Tears and Terms of Endearment
When the movie Terms of Endearment came out in theaters in 1983, it was by all measures an incredibly successful film. Based on the book by Larry McMurtry and with ascreenplay by James L. Brooks, it featured a who’s who of award-winning actors, including Shirley MacLaine, Debra Winger, and Jack Nicholson. Now the story comes to a new home, 59E59 Theaters, for its first U.S. stage production.
Adapted for the stagve by Dan Gordon, Terms of Endearment tells the story of sweet Texas rose Emma, her critical and tough-as-nails mother, Aurora, and the men who lift them up and let them down.
The stage cast is full of familiar faces, headed up by the striking Molly Ringwald, the John Hughes muse who personified 80s teen culture in films like The Breakfast Club and Sixteen Candles. Here she puts on a hilariously snobbish New England accent and steely persona to become a woman who is at turns domineering, flirtatious, and sympathetic in the grief for all she has lost.
At first she seems completely unlikeable, almost to the point of being abusive in her criticism toward Emma, but at the story goes on and the years pass, she comes into focus as a woman who loves deeply but is also bridled by her expectations. The problem with being so critical about frivolous things is that when real criticism is deserved it doesn’t land with the impact it requires. It’s a complex role and Ringwald does it proud. But she doesn’t do it alone.
Jeb Brown plays the astronaut, Garrett, and he makes an instant impression on both the audience and Aurora. He’s an utter cad, always chasing after younger women and the next good time, but he’s also undeniably charming. His footloose and fancy-free philosophy couldn’t be more at odds with Aurora’s staid dignity. For every joke he cracks, no matter how flirtatious or fact-based, she has a reason to be doubtful. Yet when the two get together, doubt turns to delight. Between Brown’s charisma, Ringwald’s gravitas and their chemistry together, this is a production not to be missed.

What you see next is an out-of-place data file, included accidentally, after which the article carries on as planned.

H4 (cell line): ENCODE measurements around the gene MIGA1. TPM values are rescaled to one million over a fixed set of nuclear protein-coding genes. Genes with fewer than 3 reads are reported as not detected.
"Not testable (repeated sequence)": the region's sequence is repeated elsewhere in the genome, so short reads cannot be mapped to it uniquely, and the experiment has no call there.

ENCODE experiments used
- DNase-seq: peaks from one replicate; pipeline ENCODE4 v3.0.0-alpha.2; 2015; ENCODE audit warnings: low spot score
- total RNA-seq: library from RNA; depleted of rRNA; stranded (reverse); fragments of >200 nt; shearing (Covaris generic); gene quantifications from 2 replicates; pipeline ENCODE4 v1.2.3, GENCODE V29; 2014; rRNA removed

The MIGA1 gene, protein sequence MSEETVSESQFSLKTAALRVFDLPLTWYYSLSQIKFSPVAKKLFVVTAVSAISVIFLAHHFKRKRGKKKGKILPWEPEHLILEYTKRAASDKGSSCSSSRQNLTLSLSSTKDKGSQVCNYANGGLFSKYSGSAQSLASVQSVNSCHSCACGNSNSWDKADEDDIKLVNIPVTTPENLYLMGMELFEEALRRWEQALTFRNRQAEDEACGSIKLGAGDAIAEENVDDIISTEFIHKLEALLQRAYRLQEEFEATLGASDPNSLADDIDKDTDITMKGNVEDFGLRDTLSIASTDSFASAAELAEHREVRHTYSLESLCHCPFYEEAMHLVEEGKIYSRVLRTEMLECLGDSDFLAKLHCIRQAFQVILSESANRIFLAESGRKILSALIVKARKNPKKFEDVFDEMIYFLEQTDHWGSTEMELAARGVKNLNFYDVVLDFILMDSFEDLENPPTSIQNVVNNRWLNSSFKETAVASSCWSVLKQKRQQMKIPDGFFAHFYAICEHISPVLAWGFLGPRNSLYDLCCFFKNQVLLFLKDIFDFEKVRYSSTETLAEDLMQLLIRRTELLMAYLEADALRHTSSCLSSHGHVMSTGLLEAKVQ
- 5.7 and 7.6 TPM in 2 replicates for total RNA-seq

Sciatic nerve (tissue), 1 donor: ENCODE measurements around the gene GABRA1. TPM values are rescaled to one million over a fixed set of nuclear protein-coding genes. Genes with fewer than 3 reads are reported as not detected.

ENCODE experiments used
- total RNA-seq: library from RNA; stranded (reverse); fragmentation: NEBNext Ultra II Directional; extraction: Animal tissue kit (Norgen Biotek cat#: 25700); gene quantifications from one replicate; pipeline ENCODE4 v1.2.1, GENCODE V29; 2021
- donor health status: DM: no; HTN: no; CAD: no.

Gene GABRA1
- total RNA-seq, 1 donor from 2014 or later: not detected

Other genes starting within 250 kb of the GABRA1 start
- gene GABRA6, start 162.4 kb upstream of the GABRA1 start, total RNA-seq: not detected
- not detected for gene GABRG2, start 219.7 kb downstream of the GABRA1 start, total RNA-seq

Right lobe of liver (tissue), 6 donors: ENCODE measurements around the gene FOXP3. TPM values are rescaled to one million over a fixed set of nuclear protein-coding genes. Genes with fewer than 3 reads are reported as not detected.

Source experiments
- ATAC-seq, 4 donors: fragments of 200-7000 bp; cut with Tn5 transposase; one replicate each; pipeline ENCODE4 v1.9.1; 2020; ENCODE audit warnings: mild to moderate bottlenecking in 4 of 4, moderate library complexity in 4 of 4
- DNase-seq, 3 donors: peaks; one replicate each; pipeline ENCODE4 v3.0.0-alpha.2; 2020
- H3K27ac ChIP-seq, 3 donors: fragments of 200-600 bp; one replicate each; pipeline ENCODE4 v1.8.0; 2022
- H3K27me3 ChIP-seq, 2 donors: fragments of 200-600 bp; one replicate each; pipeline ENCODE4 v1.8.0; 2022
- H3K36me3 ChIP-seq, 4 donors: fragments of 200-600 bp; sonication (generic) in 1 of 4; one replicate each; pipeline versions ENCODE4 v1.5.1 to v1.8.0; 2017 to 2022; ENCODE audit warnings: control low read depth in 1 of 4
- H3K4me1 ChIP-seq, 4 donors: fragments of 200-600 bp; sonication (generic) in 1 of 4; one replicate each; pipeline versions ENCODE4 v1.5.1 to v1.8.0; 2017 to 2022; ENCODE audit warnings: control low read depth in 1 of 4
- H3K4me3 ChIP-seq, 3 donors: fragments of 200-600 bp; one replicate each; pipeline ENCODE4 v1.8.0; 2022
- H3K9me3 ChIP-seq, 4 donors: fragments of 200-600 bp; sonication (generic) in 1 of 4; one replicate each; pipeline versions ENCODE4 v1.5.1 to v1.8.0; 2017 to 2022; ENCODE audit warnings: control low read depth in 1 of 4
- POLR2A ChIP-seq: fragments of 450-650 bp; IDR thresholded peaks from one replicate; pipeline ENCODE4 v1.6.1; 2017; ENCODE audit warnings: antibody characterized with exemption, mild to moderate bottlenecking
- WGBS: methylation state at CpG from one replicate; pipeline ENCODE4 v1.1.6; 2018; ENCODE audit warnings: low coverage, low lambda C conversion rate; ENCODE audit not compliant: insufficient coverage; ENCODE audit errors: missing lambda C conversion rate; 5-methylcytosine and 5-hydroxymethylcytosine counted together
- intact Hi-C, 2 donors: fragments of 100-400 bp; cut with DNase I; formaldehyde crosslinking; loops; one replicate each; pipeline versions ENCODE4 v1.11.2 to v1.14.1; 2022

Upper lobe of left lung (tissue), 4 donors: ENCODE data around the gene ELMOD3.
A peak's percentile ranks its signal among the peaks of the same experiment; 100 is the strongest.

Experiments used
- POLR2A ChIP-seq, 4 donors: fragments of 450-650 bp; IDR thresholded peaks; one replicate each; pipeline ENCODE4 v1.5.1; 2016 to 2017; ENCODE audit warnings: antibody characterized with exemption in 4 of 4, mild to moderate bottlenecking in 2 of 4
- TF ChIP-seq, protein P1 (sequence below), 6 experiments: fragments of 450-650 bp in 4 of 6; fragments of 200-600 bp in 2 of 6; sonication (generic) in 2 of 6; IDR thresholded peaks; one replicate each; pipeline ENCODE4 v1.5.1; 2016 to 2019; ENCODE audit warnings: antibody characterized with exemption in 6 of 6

Hannah Dunne, a familiar face to Mozart in the Jungle viewers, takes on the role of Aurora’s beleaguered daughter, Emma. Where Aurora wears silk, Emma opts for flannel. She hitches her post to Flap—a nickname Aurora cannot abide—a dismissive boy who becomes a dishonorable man, but that doesn’t stop them from having three kids together, kids that Emma cares for nearly singlehandedly while Flap is off gallivanting inappropriately with his university students.
The problem with Dunne’s Emma being so unflappable and willing to go without is that the performance requires a kind of subtlety that doesn’t quite come out—at least not farther back in the audience. She seems uniformly sweet, uniformly forgiving, even when she and her children have been done wrong. As for Flap, played by Denver Milord, there is little to recommend him. In the beginning, he comes off as a bit sexist and certainly inconsiderate, but things just get more unforgivable as time goes on.
Jeb Brown and John C. Vennema
Director Michael Parva, who has worked with playwright Dan Gordon before, and set designer David L. Arsenault, have worked together to craft a graceful, flowing, nearly seamless production. However, for those who have never seen the 1983 film, the mother–daughter relationship is the entire story. You can sense Emma’s discontent with Flap, but not really get the full idea of just how much of a snake he really is. You can hear that Emma’s son Tommy’s anger at his mother is deep and hot, but not feel how terribly it stings.
Unfortunately, due to space and time constraints, there are some really powerful moments in the film that simply don’t happen in this version. It’s a disappointment, but not enough to keep from recommending this production, which can still make inspire laughs and move people to tears—as it did most of the audience judging by the sound of sniffles that filled the room. Jessica DiGiovanni as Patsy and the Nurse and John C. Vennema as Doctor Maise round out the cast, both of them lending depth and humor to their smaller but important parts. Vennema in particular plays things to full humorous effect.
Photos by Carol Rosegg
Top photo: Molly Ringwald and Hannah Dunne
Terms of Endearment
Directed by Michael Parva
Adapted by Dan Gordon
Through December 11, 201